The Desert Fathers: Monks and Monasteries of the Egyptian Desert

The Desert Fathers: Monks and Monasteries of the Egyptian Desert
The Monastery of St. Paul of Thebes, Red Sea Desert, Egypt (1990)

Sunday, June 9, 2013

ABBA SERAPION - The Eight Principal Vices: How to Fight Them

Today we will conclude our study of St. John Cassian's "Conferences" in which we are looking at the teachings of Abba Serapion on "The Eight Principal Vices." Next week, we will begin a study of St. John Cassian's other primary work, "The Institutes," which contains guidance more specifically targeted to monastics, but which is nevertheless enlightening reading for us lay people, too.

BEGIN: "Although these eight vices, then, disturb the whole human race, nonetheless they do not assail everyone in the same way. In one person the spirit of fornication is dominant, in another wrath rides roughshod, in a third vainglory tyrannizes, and in still another pride holds sway. And although it is evident that we are all attacked by all of these, yet we each suffer in different ways and manners.

-- "Therefore we must so join battle against them that everyone spies out the vice by which he is particularly besieged and struggles chiefly against it, fixing all the care and attention of his mind on fighting it and keeping watch on it, brandishing the sighs of his heart and the many darts of his groans against it at every moment, employing the effort of his vigils and the mediations of his heart against it, pouring out the unceasing tears of his prayers to God, and insistently and continually demanding an end to the assault on him.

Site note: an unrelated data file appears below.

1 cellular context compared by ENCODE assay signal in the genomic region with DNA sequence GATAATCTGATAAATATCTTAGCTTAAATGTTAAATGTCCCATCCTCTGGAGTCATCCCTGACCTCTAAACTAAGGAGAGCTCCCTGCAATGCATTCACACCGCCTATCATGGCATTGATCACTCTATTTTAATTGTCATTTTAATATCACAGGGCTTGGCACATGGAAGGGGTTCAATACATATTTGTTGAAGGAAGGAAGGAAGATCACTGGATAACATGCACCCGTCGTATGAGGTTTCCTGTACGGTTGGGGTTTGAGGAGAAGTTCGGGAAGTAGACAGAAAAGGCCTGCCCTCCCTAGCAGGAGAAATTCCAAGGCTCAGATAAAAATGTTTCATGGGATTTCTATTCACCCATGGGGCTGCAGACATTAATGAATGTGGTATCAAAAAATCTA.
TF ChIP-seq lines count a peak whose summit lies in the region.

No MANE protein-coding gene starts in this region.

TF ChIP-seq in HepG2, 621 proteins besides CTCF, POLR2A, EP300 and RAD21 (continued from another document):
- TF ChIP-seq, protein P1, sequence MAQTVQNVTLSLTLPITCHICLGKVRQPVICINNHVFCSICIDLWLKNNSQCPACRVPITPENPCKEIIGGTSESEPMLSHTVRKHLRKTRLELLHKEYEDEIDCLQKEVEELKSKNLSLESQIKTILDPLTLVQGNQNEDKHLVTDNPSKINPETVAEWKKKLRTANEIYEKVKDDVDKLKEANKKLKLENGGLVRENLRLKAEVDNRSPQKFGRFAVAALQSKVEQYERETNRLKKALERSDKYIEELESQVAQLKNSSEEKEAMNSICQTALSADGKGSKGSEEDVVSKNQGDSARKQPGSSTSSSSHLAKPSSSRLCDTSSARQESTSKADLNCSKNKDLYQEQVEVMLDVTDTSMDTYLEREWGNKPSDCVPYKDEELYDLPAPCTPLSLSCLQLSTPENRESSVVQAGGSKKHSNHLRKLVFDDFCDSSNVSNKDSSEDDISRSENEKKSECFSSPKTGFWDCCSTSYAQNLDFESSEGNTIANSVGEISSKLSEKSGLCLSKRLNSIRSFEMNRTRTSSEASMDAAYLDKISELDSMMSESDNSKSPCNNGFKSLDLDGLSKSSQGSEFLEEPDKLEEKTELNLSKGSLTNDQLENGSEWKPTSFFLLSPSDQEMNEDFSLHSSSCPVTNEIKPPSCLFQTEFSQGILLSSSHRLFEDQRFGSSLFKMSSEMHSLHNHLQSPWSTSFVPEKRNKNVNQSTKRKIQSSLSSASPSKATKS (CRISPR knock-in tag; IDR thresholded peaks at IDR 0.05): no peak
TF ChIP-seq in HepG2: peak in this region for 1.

-- "For it is impossible for a person to deserve to triumph over a passion before he has understood that he is not able to obtain victory in the struggle by his own diligence and his own effort, even though in order to be cleansed he must always be careful and attentive, day and night.

-- "When he finds himself freed from it, he should once again and with similar intensity shine light on the hidden places of his heart, locate for himself whatever is still more horrible that he notices remaining, and move against it in particular with all the arms of the Spirit. Thus, when he has consistently overcome more powerful foes, he will have a quick and easy victory over the ones that remain, because the mind too becomes stronger through a succession of triumphs, and subsequent struggles with weaker foes make for readier successes in the battle. So it is with those who are accustomed to fight for prizes against all sorts of beasts in the presence of the kings of this world.